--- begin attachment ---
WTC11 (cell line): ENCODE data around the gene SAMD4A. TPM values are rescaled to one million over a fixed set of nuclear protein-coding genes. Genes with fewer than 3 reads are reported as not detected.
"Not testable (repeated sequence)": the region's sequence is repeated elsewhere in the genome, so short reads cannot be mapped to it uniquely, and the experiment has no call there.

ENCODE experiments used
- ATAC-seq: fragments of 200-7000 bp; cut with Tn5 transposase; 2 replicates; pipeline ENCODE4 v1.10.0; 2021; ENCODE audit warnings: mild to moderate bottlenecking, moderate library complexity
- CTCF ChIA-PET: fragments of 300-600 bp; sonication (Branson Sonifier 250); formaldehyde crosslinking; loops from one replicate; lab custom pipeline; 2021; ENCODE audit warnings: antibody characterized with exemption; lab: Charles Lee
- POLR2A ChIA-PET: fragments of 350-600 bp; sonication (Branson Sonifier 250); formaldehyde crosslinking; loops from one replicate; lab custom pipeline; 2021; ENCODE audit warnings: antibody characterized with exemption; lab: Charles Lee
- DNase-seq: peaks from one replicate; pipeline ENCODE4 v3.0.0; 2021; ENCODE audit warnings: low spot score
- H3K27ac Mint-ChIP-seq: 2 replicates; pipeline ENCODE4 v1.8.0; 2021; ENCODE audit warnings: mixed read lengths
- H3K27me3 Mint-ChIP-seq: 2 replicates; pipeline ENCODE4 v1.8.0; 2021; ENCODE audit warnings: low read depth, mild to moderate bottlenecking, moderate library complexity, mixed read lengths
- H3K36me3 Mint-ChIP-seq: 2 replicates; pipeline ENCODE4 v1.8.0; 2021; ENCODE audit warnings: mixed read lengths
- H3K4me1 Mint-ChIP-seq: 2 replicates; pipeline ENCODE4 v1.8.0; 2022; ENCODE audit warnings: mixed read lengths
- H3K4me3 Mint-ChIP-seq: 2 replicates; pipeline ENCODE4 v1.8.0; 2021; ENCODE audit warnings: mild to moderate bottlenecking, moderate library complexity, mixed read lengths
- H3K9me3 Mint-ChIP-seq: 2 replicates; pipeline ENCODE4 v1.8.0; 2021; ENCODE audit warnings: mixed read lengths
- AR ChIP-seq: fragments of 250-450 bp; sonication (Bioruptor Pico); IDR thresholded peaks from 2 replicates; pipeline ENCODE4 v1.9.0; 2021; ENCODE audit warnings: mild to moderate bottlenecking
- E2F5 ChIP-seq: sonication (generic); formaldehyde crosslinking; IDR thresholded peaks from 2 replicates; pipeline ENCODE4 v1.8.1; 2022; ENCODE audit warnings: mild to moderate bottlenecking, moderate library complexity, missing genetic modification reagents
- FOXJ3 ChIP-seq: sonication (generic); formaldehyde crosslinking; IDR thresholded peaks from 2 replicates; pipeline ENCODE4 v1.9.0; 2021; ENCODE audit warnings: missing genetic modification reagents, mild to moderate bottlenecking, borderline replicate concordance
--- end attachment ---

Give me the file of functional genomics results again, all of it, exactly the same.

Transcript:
WTC11 (cell line): ENCODE data around the gene SAMD4A. TPM values are rescaled to one million over a fixed set of nuclear protein-coding genes. Genes with fewer than 3 reads are reported as not detected.
"Not testable (repeated sequence)": the region's sequence is repeated elsewhere in the genome, so short reads cannot be mapped to it uniquely, and the experiment has no call there.

ENCODE experiments used
- ATAC-seq: fragments of 200-7000 bp; cut with Tn5 transposase; 2 replicates; pipeline ENCODE4 v1.10.0; 2021; ENCODE audit warnings: mild to moderate bottlenecking, moderate library complexity
- CTCF ChIA-PET: fragments of 300-600 bp; sonication (Branson Sonifier 250); formaldehyde crosslinking; loops from one replicate; lab custom pipeline; 2021; ENCODE audit warnings: antibody characterized with exemption; lab: Charles Lee
- POLR2A ChIA-PET: fragments of 350-600 bp; sonication (Branson Sonifier 250); formaldehyde crosslinking; loops from one replicate; lab custom pipeline; 2021; ENCODE audit warnings: antibody characterized with exemption; lab: Charles Lee
- DNase-seq: peaks from one replicate; pipeline ENCODE4 v3.0.0; 2021; ENCODE audit warnings: low spot score
- H3K27ac Mint-ChIP-seq: 2 replicates; pipeline ENCODE4 v1.8.0; 2021; ENCODE audit warnings: mixed read lengths
- H3K27me3 Mint-ChIP-seq: 2 replicates; pipeline ENCODE4 v1.8.0; 2021; ENCODE audit warnings: low read depth, mild to moderate bottlenecking, moderate library complexity, mixed read lengths
- H3K36me3 Mint-ChIP-seq: 2 replicates; pipeline ENCODE4 v1.8.0; 2021; ENCODE audit warnings: mixed read lengths
- H3K4me1 Mint-ChIP-seq: 2 replicates; pipeline ENCODE4 v1.8.0; 2022; ENCODE audit warnings: mixed read lengths
- H3K4me3 Mint-ChIP-seq: 2 replicates; pipeline ENCODE4 v1.8.0; 2021; ENCODE audit warnings: mild to moderate bottlenecking, moderate library complexity, mixed read lengths
- H3K9me3 Mint-ChIP-seq: 2 replicates; pipeline ENCODE4 v1.8.0; 2021; ENCODE audit warnings: mixed read lengths
- AR ChIP-seq: fragments of 250-450 bp; sonication (Bioruptor Pico); IDR thresholded peaks from 2 replicates; pipeline ENCODE4 v1.9.0; 2021; ENCODE audit warnings: mild to moderate bottlenecking
- E2F5 ChIP-seq: sonication (generic); formaldehyde crosslinking; IDR thresholded peaks from 2 replicates; pipeline ENCODE4 v1.8.1; 2022; ENCODE audit warnings: mild to moderate bottlenecking, moderate library complexity, missing genetic modification reagents
- FOXJ3 ChIP-seq: sonication (generic); formaldehyde crosslinking; IDR thresholded peaks from 2 replicates; pipeline ENCODE4 v1.9.0; 2021; ENCODE audit warnings: missing genetic modification reagents, mild to moderate bottlenecking, borderline replicate concordance